Faith factors into Selvidge’s guiding messagesFebruary 23, 2017
By WYATT L. STAYNER
No matter what changes in the Heritage Hills basketball scouting report each game, the Patriots can always count on Dalton Selvidge’s tradition.
A Heritage Hills pregame routine is pretty standard. Slip on the uniform. Revisit the scouting report. Then, at the end comes the pregame prayer. That part has been led by Selvidge this season, and it hints at the guard’s faith and how that has connected to basketball and leadership for the Patriots.
“My primary reason for playing in the Lord,” Selvidge said. “If it’s not His will for me to play, then I wouldn’t be playing, but I’ve been trying my best to use basketball as a way to show people that I know the Lord and I love Jesus.”
“For the most part, Dalton leads by example,” Patriot coach Nate Hawkins added. “There’s not a day that goes by where he doesn’t do that, and there’s not a day that goes by where he doesn’t give it everything that he’s got. He’s going to hold the team accountable. I think that’s been the biggest thing, accountability, and that’s what you’ve got to have out of your senior leader.”
Selvidge is averaging 12.5 points per game, but his season hasn’t gone quite according to plan. When starting point guard Mitchel Becher got injured in the season opener, Selvidge had to take over some point guard duties, even though he was slated to be the team’s shooting guard.
“Your point guard has got to be very vocal,” Hawkins said, “and all of the sudden Dalton became a very vocal leader as well. And sometimes when the younger kids are veering off a bit, he’s quick to bring them back.”
As Hawkins said, faith doesn’t really show until someone is put in a situation that tests them. Selvidge is scoring the second-most points for the Pats after being the team’s third-leading scorer last season. And if you ask Hawkins, he’s unquestionably the team’s leader. This was evidenced when former NBA player and Washington High School star Luke Zeller visited a Heritage Hills practice this season to talk about leadership. At the end of that discussion, Zeller had one simple question.
“Luke, he point-blank asked them, ‘Who’s your leader?’ And every one of them pointed at Dalton,” Hawkins recalled.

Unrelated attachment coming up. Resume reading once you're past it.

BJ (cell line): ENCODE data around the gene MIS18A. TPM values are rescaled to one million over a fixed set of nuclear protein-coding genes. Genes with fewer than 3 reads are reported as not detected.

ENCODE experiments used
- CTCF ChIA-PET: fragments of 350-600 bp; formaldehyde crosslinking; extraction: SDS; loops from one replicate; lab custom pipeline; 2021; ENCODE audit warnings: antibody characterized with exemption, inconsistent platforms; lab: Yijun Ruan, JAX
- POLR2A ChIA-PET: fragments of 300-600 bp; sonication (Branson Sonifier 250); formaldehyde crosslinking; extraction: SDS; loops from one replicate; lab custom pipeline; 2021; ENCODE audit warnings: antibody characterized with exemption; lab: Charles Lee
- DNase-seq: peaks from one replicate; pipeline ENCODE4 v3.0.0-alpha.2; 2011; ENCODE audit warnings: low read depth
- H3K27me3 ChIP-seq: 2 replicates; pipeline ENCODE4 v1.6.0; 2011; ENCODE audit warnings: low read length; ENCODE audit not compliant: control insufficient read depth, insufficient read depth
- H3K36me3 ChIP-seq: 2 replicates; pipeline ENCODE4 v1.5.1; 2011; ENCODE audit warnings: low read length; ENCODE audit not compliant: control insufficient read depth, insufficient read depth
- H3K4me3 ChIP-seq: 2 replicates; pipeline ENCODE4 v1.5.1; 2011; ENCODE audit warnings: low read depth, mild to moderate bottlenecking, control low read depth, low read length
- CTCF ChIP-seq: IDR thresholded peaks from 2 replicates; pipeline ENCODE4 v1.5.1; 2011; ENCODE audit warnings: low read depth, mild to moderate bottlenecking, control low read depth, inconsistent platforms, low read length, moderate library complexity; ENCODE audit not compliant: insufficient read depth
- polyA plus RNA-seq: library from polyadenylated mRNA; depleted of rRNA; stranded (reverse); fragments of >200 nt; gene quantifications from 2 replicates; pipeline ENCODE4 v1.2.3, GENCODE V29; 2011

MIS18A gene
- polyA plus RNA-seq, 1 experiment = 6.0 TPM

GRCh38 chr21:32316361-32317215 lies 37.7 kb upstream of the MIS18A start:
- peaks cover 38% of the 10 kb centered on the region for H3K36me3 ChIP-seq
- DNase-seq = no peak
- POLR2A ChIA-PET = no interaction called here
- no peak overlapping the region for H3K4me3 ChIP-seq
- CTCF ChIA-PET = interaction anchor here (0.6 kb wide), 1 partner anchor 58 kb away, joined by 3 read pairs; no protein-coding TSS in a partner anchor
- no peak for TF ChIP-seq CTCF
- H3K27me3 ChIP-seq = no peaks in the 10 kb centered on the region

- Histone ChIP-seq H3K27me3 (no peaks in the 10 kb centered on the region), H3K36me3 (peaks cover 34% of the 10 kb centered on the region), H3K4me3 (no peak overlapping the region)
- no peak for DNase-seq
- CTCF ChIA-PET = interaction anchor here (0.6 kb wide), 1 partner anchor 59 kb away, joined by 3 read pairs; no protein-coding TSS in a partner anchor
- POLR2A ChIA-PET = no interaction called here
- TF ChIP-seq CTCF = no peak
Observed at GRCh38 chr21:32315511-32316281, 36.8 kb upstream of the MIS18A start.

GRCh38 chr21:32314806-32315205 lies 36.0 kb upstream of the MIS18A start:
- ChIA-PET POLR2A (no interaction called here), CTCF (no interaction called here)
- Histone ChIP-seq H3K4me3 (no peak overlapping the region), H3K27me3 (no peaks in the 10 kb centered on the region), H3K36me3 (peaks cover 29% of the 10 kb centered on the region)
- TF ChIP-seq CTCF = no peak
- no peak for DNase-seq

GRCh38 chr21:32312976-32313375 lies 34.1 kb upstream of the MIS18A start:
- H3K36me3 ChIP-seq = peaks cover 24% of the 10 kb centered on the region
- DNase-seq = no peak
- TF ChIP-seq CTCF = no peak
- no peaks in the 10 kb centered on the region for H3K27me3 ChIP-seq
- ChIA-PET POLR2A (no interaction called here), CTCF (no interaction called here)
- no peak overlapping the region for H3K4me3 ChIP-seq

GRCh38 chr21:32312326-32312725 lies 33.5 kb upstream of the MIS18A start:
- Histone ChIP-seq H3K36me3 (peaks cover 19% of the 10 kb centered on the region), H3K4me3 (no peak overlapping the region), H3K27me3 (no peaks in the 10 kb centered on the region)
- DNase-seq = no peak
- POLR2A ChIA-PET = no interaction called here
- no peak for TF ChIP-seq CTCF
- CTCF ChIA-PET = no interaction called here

The pregame prayers come naturally for Selvidge, who ad-libs them in the moment. They last about one minute, varying in message each time, but generally focus on Hawkins’ gameplan and following through on it. Selvidge said he also likes to thank God for “another opportunity and how far we’ve come in the season.”
“I just go at it when it’s time to pray,” Selvidge said. “It’s just a time between the team and God.”
Selvidge is a leader of the Heritage Hills Fellowship of Christian Athletes chapter and acts in a similar capacity for his youth group at Heritage Hills Baptist Church. He said the experiences with FCA and his church have formed how he’s interacted with the team this season.
“Leadership skills, they’re transferable in many ways. I’ve really learned those a lot this year,” Selvidge said. “I’ve had to step up a lot in different groups like FCA and on the court in basketball and even at my youth group.”
The next step for Selvidge is a mission trip he’s taking to Jamaica in the summer. He views “every day as an opportunity for ministry work” and said basketball is a great sport to connect with others because there’s an intimacy to it, he explained. Selvidge said he’s formed relationships with teammates and opponents at AAU games and summer tournaments, an occurrence he expects will continue when he heads to Jamaica.
“They’re going to have a basketball court there, and I’ll use what I learned here and everywhere else and how I can use basketball to show that I know the Lord and I just want to share that with people,” Selvidge said. “Talking to someone about God off the street can be (hard) — once you get to know someone better, when you talk to them about God or Jesus or different things then they can say, ‘Well this is a pretty good guy,’ or they’ll stop and think more about what you’re saying if you get to know them.”
Hawkins mentioned one of the biggest ways Selvidge’s faith shows is through his positivity. The fact basketball can test someone in the same way faith can be tested isn’t lost on Hawkins. He mentioned that a team must keep faith in each other during rough patches, just as someone might lean on religion during down times in life.
“That’s the one thing we do around here. We try to bring a lot of positive energy, even in those bad times,” Hawkins said. “I do believe that the two things inter-mix. And Christ and basketball, in a lot of ways, they kind of have the same type of meaning.”
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